Just four in ten Republicans call themselves fiscal and social conservatives, according to new data from Gallup, the lowest that number has been in more than a decade.

While social and fiscal conservatives still represent the largest chunk of the Republican base, their number have dropped precipitously since 2012 when almost six in ten GOPers describes themselves that way.  As Gallup head honcho Frank Newport writes:

This change in recent years has been significant. The percentage of Republicans identifying as conservative on both dimensions has dropped 15 percentage points since 2012, largely offset by an increase in the percentage who identify as moderate or liberal on both dimensions.

Your response -- if you have been paying any attention at all -- is WHAT?  After all, the race for the Republican presidential nomination in 2016 has, to date, largely been a battle over which candidate can portray themselves as the most conservative. And, there's tons of statistical data that suggests that Republicans in Congress have moved sharply more conservative in recent years.

These two things seem to make no sense at all. How can the percentage of Republicans defining themselves as both fiscally and socially conservative be at a decade-long low even as GOP politicians seem to be falling all over themselves to build conservative-as-they-come resumes and voting records?

The answer is contained in this analysis by Newport (bolding mine):

A GOP candidate positioning himself or herself as conservative on both social and economic issues theoretically will appeal to less than half of the broad base of rank-and-file party members....The caveat in these campaign decisions is that not all Republicans are involved in the crucial early primary and caucus voting that helps winnow the pack of presidential candidates down to a winner. Ideology on both social and economic issues is strongly related to age, and primary voters tend to skew older than the overall party membership. This could benefit a more conservative candidate in the primary process, but that advantage could dissipate in the general election.

Politicians -- and this will be some breaking news -- tailor their messages to the people who they believe will turn out to vote. And, history suggests that the likeliest voters tend to be the truest of true believers in your party's base. They are the ones who prioritize voting -- every time and always.

That's especially true in states like Iowa and South Carolina, which will cast two of the first three votes of the 2016 Republican presidential primary season. In Iowa in 2012, 57 percent of GOP caucus attendees described themselves as evangelical or born again; that number was 65 percent in South Carolina.  The truth of the matter then is that the men and woman who want to the be the GOP nominee don't really care all that much about the fiscally conservative/socially moderate Republicans living in the other 48 states.  To win the Republican presidential primary, you need to win conservative voters.  Everyone else, theoretically, will come along for the ride.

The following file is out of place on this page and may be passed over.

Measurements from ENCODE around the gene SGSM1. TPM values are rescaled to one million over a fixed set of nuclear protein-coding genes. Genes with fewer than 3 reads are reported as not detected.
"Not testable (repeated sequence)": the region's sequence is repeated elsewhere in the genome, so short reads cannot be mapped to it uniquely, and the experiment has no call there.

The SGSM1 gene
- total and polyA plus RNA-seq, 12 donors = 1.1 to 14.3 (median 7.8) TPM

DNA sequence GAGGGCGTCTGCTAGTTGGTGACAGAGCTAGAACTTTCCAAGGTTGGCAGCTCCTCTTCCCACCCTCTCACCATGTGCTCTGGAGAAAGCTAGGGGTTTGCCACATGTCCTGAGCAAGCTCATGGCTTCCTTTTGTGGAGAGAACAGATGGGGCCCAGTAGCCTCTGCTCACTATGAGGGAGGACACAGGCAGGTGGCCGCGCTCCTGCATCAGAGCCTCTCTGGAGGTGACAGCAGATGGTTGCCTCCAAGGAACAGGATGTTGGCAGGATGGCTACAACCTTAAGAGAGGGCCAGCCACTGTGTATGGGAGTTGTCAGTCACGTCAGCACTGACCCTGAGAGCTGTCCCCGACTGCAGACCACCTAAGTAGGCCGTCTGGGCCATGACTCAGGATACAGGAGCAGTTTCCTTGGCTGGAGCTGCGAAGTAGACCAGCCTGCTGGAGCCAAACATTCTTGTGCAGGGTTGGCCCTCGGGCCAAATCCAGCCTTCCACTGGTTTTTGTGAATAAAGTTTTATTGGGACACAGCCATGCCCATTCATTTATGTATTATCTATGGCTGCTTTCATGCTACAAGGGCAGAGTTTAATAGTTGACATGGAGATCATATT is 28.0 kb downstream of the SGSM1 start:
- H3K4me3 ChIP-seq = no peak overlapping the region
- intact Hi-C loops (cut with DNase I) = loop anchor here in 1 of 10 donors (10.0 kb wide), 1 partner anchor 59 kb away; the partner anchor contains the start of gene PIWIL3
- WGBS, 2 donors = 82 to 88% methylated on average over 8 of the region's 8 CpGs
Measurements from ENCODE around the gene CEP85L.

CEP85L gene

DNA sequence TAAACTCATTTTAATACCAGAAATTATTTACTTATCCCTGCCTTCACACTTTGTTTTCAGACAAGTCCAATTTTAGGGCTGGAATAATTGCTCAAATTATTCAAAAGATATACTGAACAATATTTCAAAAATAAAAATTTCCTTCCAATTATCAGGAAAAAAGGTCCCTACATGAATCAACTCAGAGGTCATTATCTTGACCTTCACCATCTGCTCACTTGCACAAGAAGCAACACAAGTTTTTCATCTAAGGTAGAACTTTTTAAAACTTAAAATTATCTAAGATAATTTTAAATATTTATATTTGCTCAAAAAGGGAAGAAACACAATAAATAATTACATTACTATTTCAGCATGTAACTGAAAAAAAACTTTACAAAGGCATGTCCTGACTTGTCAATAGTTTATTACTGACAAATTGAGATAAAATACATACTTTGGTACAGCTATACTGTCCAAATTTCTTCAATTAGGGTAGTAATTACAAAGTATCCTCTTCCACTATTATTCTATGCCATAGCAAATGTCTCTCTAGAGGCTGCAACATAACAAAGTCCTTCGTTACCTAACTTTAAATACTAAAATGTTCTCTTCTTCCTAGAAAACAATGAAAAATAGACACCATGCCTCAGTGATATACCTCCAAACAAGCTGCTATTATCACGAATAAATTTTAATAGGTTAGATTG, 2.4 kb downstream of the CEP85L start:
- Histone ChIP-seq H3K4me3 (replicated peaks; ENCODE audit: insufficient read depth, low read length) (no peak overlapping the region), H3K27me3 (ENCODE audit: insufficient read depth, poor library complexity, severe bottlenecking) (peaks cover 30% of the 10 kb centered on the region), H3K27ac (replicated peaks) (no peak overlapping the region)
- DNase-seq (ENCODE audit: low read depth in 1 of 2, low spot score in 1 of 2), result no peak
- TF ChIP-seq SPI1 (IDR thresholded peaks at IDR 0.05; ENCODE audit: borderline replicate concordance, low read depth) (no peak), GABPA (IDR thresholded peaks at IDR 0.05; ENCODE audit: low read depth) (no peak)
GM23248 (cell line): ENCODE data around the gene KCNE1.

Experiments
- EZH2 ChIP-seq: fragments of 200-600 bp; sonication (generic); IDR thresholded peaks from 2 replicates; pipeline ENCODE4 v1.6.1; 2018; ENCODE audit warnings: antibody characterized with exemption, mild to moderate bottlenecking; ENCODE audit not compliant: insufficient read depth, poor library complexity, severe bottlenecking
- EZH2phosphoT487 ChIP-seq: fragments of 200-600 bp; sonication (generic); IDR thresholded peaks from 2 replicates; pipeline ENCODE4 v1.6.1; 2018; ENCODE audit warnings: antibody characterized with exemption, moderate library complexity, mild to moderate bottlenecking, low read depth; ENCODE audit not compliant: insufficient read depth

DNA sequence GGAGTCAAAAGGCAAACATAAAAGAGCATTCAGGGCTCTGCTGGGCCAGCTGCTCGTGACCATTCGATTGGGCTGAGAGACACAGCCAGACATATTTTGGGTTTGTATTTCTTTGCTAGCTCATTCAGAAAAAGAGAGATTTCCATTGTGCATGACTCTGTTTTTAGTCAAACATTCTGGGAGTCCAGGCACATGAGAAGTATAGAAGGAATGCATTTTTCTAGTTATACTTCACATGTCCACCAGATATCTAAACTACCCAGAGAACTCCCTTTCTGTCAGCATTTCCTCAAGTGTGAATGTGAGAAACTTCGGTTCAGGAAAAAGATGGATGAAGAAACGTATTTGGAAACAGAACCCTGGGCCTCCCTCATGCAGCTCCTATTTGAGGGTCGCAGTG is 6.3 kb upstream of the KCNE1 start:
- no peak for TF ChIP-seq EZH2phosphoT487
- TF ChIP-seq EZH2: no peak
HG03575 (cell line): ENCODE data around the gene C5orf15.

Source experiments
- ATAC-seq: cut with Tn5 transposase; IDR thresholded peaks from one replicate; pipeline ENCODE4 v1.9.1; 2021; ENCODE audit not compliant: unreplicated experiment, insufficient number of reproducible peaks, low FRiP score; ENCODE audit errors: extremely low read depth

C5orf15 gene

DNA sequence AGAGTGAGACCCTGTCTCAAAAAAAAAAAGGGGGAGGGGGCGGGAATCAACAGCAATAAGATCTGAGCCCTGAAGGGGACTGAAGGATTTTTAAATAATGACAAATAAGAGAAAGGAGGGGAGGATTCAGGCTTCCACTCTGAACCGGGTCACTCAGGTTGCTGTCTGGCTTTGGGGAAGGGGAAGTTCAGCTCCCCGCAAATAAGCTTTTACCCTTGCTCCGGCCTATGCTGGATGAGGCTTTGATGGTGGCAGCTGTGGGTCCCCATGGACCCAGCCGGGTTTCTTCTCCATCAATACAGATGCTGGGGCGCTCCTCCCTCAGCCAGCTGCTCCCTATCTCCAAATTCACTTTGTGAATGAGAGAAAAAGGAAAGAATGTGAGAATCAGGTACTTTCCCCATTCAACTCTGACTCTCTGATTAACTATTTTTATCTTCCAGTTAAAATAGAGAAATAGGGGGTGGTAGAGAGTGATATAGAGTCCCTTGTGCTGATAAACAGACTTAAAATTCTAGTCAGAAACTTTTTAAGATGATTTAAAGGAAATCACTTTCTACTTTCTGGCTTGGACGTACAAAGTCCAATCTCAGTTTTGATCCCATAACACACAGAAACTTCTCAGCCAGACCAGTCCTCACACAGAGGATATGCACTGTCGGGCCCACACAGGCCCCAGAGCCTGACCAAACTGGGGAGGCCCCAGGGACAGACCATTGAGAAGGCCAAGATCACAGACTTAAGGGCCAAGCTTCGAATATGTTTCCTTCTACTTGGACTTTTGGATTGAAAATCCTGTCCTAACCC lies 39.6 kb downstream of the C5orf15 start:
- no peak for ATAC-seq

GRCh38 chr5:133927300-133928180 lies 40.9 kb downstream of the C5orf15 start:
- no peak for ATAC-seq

That basic dynamic -- with a bit of a twist -- explains what's going on in the growing partisanship among Congressional Republicans too. Two straight decennial redraws of the 435 congressional districts in the country have largely solidified the partisanship of the House seats in the country. That means that the path to Congress for most Republicans (and, to be fair, Democrats) is to make the base happy.  Just like at the presidential level, the most conservative voters tend to be the ones who vote in downballot contests -- meaning that if you are seen as the most conservative person in a race, you are very likely to win.  The only danger to an incumbent Republican in most of the districts in the country is a primary challenge from their ideological right. Given that, Republican incumbents do everything they can to compile as conservative a voting record as possible while in Congress.

There's one critical difference between the rightward movement of candidates running for president and those running for the House: The former group has to worry about winning a general election among a roughly evenly-divided national electorate.

If both the country as a whole and the Republican party are moving away from pure conservatism -- particularly on social issues -- that translates to a massive gap between what it takes for a GOP candidate to win a presidential primary and what it takes for that same candidate to win a presidential general election. That gap was what Jeb Bush was trying to speak to when he said famously/infamously:

I kinda know how a Republican can win, whether it's me or somebody else -- and it has to be much more uplifting, much more positive, much more wiling to be, 'lose the primary to win the general' without violating your principles. It's not an easy task, to be honest with you.

No, it's not. Welcome to the central challenge for Republicans heading into 2016.